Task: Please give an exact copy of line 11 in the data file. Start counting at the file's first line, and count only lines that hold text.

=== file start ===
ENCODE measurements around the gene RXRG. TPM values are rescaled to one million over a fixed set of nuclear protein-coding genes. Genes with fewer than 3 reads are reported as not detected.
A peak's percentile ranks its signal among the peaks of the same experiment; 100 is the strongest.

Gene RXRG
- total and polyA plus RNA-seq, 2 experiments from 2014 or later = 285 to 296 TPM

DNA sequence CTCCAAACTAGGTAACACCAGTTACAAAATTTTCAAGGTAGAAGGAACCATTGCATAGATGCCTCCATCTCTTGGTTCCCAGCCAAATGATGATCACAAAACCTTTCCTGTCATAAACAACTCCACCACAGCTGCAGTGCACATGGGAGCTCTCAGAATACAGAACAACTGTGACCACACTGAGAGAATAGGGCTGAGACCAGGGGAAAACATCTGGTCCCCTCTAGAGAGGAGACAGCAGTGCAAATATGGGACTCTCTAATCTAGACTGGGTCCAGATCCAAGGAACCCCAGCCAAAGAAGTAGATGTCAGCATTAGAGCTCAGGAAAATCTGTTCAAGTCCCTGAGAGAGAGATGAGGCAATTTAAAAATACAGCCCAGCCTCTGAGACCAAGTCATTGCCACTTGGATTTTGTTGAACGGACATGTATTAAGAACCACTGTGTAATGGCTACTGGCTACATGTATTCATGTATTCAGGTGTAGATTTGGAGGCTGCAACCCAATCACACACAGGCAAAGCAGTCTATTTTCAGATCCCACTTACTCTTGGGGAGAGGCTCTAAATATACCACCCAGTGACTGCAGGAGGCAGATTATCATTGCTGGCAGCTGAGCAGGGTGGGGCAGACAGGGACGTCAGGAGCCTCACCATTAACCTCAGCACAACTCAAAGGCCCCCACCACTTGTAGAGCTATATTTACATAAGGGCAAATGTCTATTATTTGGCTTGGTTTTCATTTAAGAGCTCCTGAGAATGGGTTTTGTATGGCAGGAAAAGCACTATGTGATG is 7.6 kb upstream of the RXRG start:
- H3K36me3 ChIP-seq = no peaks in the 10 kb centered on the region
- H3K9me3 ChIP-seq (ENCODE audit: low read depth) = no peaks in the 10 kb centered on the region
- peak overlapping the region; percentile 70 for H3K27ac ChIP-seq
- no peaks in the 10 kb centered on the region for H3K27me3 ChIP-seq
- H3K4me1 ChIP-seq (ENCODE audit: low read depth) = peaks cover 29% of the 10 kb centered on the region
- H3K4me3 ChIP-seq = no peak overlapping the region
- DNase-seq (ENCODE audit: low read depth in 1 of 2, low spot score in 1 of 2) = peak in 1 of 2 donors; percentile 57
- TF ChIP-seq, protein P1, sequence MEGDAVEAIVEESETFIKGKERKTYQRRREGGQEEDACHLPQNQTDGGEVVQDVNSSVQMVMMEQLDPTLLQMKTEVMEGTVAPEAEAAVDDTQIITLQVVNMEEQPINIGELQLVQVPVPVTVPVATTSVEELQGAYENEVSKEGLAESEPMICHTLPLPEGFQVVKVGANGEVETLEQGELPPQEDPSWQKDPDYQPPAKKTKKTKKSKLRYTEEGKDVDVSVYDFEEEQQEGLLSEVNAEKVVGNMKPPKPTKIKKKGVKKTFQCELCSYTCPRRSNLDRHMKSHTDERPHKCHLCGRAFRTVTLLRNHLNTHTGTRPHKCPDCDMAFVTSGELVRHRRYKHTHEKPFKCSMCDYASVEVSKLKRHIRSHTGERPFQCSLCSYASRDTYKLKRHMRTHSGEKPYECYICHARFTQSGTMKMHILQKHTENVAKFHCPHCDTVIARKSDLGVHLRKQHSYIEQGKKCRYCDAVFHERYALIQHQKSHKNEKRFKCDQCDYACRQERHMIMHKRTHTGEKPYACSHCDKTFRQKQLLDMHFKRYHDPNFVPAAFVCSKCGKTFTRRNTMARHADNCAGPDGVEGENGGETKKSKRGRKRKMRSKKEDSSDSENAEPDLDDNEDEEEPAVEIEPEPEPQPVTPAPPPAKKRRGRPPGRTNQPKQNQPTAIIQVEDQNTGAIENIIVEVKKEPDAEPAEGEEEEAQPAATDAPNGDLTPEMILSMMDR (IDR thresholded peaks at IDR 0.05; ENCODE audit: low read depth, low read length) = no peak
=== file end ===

- H3K4me3 ChIP-seq = no peak overlapping the region